Ask Your Preacher
Should people be getting up in front of the congregation and giving testimonies in the Lord’s church today?
Dear Speaking Up,
We are given a couple of requirements regarding speaking in the church assembly. Any testimony that someone gives of how Christ had helped them, how they had been converted, etc., must fit within the biblical guidelines for the church assembly.
One guideline is that women are not supposed to be speaking or in leadership positions during worship (1 Cor 14:34). Therefore, any woman that has a testimony to give about her life wouldn't be able to do it in that setting.
Another guideline is that everything should be done decently and in order (1 Cor 14:40). Many of the churches that have people give testimonials do so in a chaotic fashion with people jumping up to speak or yelling out during services... this is wholly inappropriate. A congregation is required to be thoughtful and prepared with how the worship service is run.
These two guidelines alone clarify things. If a man had a worthwhile teaching to give or biblical message to present, and it was prepared and presented in a way that was proper and decently in order, it would be permissible. Realistically, very few of the churches in the religious world that use the "testimonial system" do that.
How many false prophets does the Bible mention?
Counting The Corrupt
Dear Counting The Corrupt,
The Bible doesn’t mention a specific number of false prophets – it just says that there are many (Matt 24:11). The world is fraught with false prophets who seek to use the Bible for their own gain and lead people astray. This is why John warns us to test all teachers and compare what they say to the Bible (1 Jn 4:1). Sadly, most of mankind is either duped by these false teachers or frustrated. Even within the Lord’s church, false teachers and sin cause people’s love to grow cold (Matt 24:12). False prophets are innumerable, and the way of truth is spoken against because of them (2 Pet 2:1-2). It is an uphill battle, but if christians continue to refer people to the Bible instead of their own wisdom, God’s Word will be glorified.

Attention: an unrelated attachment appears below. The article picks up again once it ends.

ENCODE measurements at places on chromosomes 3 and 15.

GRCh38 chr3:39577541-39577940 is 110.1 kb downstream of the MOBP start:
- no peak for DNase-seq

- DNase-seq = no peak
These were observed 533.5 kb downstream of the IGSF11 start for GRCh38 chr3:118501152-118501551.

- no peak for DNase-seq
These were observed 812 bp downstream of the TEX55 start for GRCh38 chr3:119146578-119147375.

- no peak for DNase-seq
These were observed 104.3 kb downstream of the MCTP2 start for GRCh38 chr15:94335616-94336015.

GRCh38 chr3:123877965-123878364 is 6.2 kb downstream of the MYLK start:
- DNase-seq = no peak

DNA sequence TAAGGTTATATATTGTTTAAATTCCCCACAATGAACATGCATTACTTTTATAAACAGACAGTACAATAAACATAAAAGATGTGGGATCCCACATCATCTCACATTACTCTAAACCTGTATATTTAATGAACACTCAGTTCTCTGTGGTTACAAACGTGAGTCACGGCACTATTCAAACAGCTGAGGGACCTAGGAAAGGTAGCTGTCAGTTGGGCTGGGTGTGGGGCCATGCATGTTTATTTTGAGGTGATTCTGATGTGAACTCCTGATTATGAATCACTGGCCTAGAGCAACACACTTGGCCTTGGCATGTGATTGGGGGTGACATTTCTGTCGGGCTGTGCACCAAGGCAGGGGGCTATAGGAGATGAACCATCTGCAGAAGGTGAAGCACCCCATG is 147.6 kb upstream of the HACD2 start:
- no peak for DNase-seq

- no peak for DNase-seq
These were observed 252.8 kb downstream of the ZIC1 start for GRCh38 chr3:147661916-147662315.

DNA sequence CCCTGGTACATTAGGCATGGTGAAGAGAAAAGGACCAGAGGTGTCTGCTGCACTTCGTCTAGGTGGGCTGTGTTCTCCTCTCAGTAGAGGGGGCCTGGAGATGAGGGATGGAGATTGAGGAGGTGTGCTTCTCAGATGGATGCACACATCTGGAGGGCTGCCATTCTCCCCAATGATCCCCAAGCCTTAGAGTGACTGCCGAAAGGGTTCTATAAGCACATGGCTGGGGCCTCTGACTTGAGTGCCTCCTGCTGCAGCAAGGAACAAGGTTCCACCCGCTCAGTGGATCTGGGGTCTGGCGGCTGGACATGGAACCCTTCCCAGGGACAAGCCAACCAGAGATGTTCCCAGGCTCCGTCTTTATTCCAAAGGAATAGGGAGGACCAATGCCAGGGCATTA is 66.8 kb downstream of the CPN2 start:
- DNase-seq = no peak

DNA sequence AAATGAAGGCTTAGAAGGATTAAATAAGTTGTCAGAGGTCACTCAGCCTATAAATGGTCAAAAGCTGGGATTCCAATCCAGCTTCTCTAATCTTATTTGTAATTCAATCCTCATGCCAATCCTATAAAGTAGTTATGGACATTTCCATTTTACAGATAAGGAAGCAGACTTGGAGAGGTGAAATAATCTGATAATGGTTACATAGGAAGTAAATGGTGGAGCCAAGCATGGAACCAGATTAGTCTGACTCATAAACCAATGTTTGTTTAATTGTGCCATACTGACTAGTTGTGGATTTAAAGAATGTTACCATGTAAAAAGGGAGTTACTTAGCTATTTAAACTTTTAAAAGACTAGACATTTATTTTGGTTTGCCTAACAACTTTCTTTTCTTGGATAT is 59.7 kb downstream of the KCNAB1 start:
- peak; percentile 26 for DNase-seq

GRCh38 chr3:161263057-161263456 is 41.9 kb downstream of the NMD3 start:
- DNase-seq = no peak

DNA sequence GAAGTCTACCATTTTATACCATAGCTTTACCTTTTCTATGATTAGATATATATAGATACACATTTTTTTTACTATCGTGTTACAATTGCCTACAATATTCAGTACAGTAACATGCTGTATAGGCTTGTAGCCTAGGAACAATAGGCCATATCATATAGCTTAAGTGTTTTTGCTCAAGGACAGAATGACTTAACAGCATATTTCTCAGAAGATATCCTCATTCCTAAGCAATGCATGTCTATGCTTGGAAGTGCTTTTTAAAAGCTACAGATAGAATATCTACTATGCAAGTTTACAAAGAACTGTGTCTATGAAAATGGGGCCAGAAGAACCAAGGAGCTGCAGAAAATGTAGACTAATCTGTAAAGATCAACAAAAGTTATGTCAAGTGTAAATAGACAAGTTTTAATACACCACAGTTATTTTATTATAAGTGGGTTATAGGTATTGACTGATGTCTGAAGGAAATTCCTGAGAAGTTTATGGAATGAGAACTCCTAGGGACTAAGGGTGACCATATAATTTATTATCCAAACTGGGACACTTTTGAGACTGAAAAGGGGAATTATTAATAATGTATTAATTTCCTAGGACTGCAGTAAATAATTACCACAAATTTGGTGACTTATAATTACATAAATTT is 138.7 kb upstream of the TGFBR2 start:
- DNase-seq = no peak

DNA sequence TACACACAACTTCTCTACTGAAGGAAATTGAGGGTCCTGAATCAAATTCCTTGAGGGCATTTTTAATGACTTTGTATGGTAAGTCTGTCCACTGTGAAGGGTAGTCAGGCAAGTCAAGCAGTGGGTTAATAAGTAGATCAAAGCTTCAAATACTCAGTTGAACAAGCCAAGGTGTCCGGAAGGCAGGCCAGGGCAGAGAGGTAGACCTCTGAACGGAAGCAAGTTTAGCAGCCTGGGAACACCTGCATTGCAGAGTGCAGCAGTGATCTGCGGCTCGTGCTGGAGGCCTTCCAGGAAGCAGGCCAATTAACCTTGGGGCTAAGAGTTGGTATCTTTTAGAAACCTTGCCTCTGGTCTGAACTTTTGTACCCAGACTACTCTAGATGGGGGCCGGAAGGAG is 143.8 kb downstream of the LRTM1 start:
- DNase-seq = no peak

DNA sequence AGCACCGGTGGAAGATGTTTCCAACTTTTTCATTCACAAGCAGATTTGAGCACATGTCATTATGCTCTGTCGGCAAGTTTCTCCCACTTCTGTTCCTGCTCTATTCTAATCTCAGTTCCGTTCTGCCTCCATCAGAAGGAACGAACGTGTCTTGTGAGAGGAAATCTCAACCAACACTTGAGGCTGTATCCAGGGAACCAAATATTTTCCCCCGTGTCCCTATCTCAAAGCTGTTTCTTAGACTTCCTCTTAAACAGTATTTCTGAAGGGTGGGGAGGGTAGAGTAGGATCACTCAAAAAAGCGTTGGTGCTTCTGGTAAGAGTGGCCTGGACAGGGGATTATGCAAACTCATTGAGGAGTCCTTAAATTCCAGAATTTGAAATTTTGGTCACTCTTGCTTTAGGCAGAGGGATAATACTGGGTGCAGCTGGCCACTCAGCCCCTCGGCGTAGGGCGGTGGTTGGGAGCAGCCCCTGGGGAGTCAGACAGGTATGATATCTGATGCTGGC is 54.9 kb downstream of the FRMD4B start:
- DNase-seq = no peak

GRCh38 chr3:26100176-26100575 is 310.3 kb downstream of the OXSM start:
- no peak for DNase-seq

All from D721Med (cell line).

Where we worship, there are a great number of people in need of healthcare. It seems every time the announcements are made, we mention several who have missed because they are sick or in the hospital. Where does the burden of responsibility lie for a church meeting the needs of its sick? Considering the purpose of the church includes assembling, where do we stop in our efforts to help people assemble?
Dear Support Staff,
Technically, it isn’t the job of the church to make sure people get to church services; it is the church’s job to make sure services happen. That distinction can be seen in Heb 10:24-25 because individuals were rebuked for forsaking the assembly. It is the individual’s responsibility to make it to services, not the church’s job to drag them there.
Having said that, we shouldn’t be cold-hearted toward people’s needs. If there is a way for others to “do good to the household of faith” (Gal 6:10) by providing rides, that is more than appropriate and a great example of christian hospitality (1 Pet 4:9). But once again, we are talking about individuals helping other individuals.
The church is told to assemble on the first day of the week as a minimum (Acts 20:7, 1 Cor 16:1-2). That is the sum total of God’s command for the collective local body – it is very generic. Within that generic command, a congregation can decide where, when, etc. based upon what is expedient and useful. The specifics are left up to the local church to decide using wisdom (Pr 4:7). The church has to factor in the needs of every member (ailing and healthy) when deciding when to meet. It isn’t about meeting the needs of one particular group of people; it is about trying to balance everyone’s needs. That looks different in each congregation because each congregation is made out of a unique collection of people.
Is it right or wrong to use musical instruments during church services?
Dear Musically Minded,
Before we go into the specifics of this issue, it is important to note that how we feel about a topic is not the same as the truth on a topic. We may feel that a certain activity is pleasing to God, but that doesn’t mean it is. God tells us that His ways are not our ways (Isa 55:8) and that every man’s ways are right in his own eyes (Pr 21:2). The issue isn’t whether or not you feel that you are pleasing God when using instruments to worship – the question we have to ask is: “What do the Scriptures say about instruments in worship?”